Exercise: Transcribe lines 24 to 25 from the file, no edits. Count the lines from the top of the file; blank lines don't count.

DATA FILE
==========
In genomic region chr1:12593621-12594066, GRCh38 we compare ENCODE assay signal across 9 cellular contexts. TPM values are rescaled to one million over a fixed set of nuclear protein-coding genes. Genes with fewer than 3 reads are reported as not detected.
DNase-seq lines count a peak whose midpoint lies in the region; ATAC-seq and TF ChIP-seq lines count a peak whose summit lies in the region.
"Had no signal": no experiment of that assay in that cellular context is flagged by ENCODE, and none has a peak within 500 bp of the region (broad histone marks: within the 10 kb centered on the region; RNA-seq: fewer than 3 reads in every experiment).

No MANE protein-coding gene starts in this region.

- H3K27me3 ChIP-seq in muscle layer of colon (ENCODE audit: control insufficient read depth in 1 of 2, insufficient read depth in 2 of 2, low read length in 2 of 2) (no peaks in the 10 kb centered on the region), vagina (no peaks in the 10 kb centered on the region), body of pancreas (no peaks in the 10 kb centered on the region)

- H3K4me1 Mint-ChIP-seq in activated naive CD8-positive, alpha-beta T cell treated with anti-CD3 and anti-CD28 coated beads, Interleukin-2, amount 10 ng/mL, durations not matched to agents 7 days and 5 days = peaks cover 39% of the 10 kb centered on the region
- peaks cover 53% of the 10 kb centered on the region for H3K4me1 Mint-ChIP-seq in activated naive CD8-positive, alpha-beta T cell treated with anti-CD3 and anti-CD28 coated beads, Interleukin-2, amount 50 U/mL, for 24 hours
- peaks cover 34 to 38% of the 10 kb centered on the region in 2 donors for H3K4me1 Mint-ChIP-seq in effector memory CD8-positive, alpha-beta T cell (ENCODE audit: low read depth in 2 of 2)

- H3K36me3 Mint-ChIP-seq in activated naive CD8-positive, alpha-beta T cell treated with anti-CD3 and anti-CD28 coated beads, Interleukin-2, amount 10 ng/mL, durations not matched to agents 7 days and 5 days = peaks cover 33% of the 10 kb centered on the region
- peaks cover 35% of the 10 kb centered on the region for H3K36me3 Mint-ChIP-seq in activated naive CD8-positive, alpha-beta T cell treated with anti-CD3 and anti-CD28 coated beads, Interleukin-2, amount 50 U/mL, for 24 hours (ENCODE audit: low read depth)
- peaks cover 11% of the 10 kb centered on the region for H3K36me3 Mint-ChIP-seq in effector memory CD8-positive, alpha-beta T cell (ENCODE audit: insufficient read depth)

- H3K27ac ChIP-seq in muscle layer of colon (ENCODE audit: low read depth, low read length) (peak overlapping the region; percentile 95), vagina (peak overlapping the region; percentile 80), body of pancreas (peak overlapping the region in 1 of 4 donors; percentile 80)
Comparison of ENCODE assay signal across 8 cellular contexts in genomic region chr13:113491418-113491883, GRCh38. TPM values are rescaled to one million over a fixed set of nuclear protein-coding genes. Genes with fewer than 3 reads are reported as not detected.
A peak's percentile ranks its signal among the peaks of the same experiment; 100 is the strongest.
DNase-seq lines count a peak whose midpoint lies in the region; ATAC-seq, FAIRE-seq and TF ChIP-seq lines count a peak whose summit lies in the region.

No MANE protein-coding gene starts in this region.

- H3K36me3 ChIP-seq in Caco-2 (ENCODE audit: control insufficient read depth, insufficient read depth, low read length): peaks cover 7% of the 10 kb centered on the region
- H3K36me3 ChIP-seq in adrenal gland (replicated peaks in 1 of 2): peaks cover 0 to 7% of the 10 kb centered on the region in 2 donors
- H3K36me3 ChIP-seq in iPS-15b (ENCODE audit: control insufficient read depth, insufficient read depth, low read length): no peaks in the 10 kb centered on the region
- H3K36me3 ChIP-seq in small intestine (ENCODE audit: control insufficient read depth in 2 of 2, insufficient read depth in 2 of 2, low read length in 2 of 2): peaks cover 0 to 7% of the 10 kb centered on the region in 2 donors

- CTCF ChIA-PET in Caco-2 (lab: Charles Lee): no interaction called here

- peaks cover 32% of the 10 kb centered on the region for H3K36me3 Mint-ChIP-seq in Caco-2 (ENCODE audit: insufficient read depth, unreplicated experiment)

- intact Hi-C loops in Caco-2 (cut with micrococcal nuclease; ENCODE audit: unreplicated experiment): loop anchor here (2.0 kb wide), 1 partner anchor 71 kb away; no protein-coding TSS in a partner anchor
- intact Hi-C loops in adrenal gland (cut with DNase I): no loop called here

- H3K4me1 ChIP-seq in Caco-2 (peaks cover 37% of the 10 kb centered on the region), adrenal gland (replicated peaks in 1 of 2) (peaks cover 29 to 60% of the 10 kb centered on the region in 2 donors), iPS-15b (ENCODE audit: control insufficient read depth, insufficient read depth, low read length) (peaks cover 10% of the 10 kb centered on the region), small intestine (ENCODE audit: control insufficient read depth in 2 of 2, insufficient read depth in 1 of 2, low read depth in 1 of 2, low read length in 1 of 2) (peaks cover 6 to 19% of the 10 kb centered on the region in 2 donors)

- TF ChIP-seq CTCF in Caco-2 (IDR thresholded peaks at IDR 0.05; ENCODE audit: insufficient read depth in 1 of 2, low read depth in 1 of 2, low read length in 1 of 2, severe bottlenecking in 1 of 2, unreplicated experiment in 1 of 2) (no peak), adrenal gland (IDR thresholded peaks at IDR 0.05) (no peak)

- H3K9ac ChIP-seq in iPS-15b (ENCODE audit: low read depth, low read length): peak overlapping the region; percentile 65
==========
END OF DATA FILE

- intact Hi-C loops in adrenal gland (cut with DNase I): no loop called here

- H3K4me1 ChIP-seq in Caco-2 (peaks cover 37% of the 10 kb centered on the region), adrenal gland (replicated peaks in 1 of 2) (peaks cover 29 to 60% of the 10 kb centered on the region in 2 donors), iPS-15b (ENCODE audit: control insufficient read depth, insufficient read depth, low read length) (peaks cover 10% of the 10 kb centered on the region), small intestine (ENCODE audit: control insufficient read depth in 2 of 2, insufficient read depth in 1 of 2, low read depth in 1 of 2, low read length in 1 of 2) (peaks cover 6 to 19% of the 10 kb centered on the region in 2 donors)